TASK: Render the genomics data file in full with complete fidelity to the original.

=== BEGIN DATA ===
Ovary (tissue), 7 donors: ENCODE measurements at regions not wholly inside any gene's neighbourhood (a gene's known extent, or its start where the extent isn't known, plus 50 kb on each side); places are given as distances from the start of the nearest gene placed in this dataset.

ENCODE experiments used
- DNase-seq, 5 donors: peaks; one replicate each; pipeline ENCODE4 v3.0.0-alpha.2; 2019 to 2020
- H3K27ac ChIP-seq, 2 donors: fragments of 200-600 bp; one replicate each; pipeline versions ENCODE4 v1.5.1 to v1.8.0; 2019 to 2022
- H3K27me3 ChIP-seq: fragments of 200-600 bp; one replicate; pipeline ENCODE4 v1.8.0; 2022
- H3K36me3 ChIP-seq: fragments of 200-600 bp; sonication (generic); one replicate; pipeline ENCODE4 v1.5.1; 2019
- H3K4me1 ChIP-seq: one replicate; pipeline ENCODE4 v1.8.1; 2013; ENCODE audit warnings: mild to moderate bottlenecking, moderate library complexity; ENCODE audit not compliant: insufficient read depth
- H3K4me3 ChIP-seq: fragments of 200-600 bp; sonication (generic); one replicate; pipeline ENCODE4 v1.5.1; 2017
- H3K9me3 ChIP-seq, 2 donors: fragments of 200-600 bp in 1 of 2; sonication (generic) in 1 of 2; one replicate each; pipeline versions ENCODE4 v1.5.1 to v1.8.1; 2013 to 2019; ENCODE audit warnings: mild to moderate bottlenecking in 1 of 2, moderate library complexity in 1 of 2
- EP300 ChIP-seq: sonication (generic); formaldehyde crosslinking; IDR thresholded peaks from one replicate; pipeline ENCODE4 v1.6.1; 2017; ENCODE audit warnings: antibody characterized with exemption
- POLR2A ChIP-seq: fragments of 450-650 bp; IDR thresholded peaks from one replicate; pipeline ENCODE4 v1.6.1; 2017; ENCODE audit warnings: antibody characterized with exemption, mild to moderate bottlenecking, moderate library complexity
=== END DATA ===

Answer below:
Ovary (tissue), 7 donors: ENCODE measurements at regions not wholly inside any gene's neighbourhood (a gene's known extent, or its start where the extent isn't known, plus 50 kb on each side); places are given as distances from the start of the nearest gene placed in this dataset.

ENCODE experiments used
- DNase-seq, 5 donors: peaks; one replicate each; pipeline ENCODE4 v3.0.0-alpha.2; 2019 to 2020
- H3K27ac ChIP-seq, 2 donors: fragments of 200-600 bp; one replicate each; pipeline versions ENCODE4 v1.5.1 to v1.8.0; 2019 to 2022
- H3K27me3 ChIP-seq: fragments of 200-600 bp; one replicate; pipeline ENCODE4 v1.8.0; 2022
- H3K36me3 ChIP-seq: fragments of 200-600 bp; sonication (generic); one replicate; pipeline ENCODE4 v1.5.1; 2019
- H3K4me1 ChIP-seq: one replicate; pipeline ENCODE4 v1.8.1; 2013; ENCODE audit warnings: mild to moderate bottlenecking, moderate library complexity; ENCODE audit not compliant: insufficient read depth
- H3K4me3 ChIP-seq: fragments of 200-600 bp; sonication (generic); one replicate; pipeline ENCODE4 v1.5.1; 2017
- H3K9me3 ChIP-seq, 2 donors: fragments of 200-600 bp in 1 of 2; sonication (generic) in 1 of 2; one replicate each; pipeline versions ENCODE4 v1.5.1 to v1.8.1; 2013 to 2019; ENCODE audit warnings: mild to moderate bottlenecking in 1 of 2, moderate library complexity in 1 of 2
- EP300 ChIP-seq: sonication (generic); formaldehyde crosslinking; IDR thresholded peaks from one replicate; pipeline ENCODE4 v1.6.1; 2017; ENCODE audit warnings: antibody characterized with exemption
- POLR2A ChIP-seq: fragments of 450-650 bp; IDR thresholded peaks from one replicate; pipeline ENCODE4 v1.6.1; 2017; ENCODE audit warnings: antibody characterized with exemption, mild to moderate bottlenecking, moderate library complexity